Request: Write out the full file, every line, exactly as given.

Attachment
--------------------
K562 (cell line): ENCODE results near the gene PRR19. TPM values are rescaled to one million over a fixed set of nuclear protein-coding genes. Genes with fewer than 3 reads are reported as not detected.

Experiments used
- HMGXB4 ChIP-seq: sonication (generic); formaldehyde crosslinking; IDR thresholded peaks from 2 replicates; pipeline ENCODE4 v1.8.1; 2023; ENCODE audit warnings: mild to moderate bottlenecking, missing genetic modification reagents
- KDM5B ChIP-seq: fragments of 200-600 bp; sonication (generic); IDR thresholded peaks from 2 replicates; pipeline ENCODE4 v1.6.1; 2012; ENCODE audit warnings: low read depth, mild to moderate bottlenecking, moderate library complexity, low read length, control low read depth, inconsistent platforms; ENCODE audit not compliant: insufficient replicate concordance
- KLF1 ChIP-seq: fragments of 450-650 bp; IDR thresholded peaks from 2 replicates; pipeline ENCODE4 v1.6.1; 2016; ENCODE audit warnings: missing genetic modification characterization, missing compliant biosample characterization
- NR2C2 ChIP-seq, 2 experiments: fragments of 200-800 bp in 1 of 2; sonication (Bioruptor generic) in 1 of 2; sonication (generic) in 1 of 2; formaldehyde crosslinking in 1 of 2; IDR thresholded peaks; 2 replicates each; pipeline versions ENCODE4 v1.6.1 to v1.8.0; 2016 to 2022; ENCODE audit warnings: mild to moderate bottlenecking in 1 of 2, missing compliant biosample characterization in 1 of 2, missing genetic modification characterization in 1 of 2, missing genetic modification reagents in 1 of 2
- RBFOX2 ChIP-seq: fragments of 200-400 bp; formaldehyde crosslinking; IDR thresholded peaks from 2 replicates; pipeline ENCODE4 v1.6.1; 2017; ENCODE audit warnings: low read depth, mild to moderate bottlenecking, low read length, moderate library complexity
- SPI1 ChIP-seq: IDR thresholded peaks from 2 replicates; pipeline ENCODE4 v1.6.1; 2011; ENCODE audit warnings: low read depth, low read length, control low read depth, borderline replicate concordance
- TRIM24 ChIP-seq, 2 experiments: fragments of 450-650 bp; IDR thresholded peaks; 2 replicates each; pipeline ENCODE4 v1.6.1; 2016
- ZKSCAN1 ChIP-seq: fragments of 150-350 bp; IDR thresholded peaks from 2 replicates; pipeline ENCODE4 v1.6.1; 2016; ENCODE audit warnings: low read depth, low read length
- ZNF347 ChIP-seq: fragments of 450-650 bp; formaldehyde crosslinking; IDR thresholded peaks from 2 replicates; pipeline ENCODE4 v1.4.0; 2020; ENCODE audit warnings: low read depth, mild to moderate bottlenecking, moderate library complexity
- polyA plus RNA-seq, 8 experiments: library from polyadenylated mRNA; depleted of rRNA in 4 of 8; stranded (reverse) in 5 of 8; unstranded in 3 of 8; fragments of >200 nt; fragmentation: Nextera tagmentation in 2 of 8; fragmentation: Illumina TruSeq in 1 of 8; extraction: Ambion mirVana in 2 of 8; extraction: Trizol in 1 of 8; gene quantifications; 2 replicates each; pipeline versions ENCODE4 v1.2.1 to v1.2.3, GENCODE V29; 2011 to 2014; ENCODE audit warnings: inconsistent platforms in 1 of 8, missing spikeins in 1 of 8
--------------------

K562 (cell line): ENCODE results near the gene PRR19. TPM values are rescaled to one million over a fixed set of nuclear protein-coding genes. Genes with fewer than 3 reads are reported as not detected.

Experiments used
- HMGXB4 ChIP-seq: sonication (generic); formaldehyde crosslinking; IDR thresholded peaks from 2 replicates; pipeline ENCODE4 v1.8.1; 2023; ENCODE audit warnings: mild to moderate bottlenecking, missing genetic modification reagents
- KDM5B ChIP-seq: fragments of 200-600 bp; sonication (generic); IDR thresholded peaks from 2 replicates; pipeline ENCODE4 v1.6.1; 2012; ENCODE audit warnings: low read depth, mild to moderate bottlenecking, moderate library complexity, low read length, control low read depth, inconsistent platforms; ENCODE audit not compliant: insufficient replicate concordance
- KLF1 ChIP-seq: fragments of 450-650 bp; IDR thresholded peaks from 2 replicates; pipeline ENCODE4 v1.6.1; 2016; ENCODE audit warnings: missing genetic modification characterization, missing compliant biosample characterization
- NR2C2 ChIP-seq, 2 experiments: fragments of 200-800 bp in 1 of 2; sonication (Bioruptor generic) in 1 of 2; sonication (generic) in 1 of 2; formaldehyde crosslinking in 1 of 2; IDR thresholded peaks; 2 replicates each; pipeline versions ENCODE4 v1.6.1 to v1.8.0; 2016 to 2022; ENCODE audit warnings: mild to moderate bottlenecking in 1 of 2, missing compliant biosample characterization in 1 of 2, missing genetic modification characterization in 1 of 2, missing genetic modification reagents in 1 of 2
- RBFOX2 ChIP-seq: fragments of 200-400 bp; formaldehyde crosslinking; IDR thresholded peaks from 2 replicates; pipeline ENCODE4 v1.6.1; 2017; ENCODE audit warnings: low read depth, mild to moderate bottlenecking, low read length, moderate library complexity
- SPI1 ChIP-seq: IDR thresholded peaks from 2 replicates; pipeline ENCODE4 v1.6.1; 2011; ENCODE audit warnings: low read depth, low read length, control low read depth, borderline replicate concordance
- TRIM24 ChIP-seq, 2 experiments: fragments of 450-650 bp; IDR thresholded peaks; 2 replicates each; pipeline ENCODE4 v1.6.1; 2016
- ZKSCAN1 ChIP-seq: fragments of 150-350 bp; IDR thresholded peaks from 2 replicates; pipeline ENCODE4 v1.6.1; 2016; ENCODE audit warnings: low read depth, low read length
- ZNF347 ChIP-seq: fragments of 450-650 bp; formaldehyde crosslinking; IDR thresholded peaks from 2 replicates; pipeline ENCODE4 v1.4.0; 2020; ENCODE audit warnings: low read depth, mild to moderate bottlenecking, moderate library complexity
- polyA plus RNA-seq, 8 experiments: library from polyadenylated mRNA; depleted of rRNA in 4 of 8; stranded (reverse) in 5 of 8; unstranded in 3 of 8; fragments of >200 nt; fragmentation: Nextera tagmentation in 2 of 8; fragmentation: Illumina TruSeq in 1 of 8; extraction: Ambion mirVana in 2 of 8; extraction: Trizol in 1 of 8; gene quantifications; 2 replicates each; pipeline versions ENCODE4 v1.2.1 to v1.2.3, GENCODE V29; 2011 to 2014; ENCODE audit warnings: inconsistent platforms in 1 of 8, missing spikeins in 1 of 8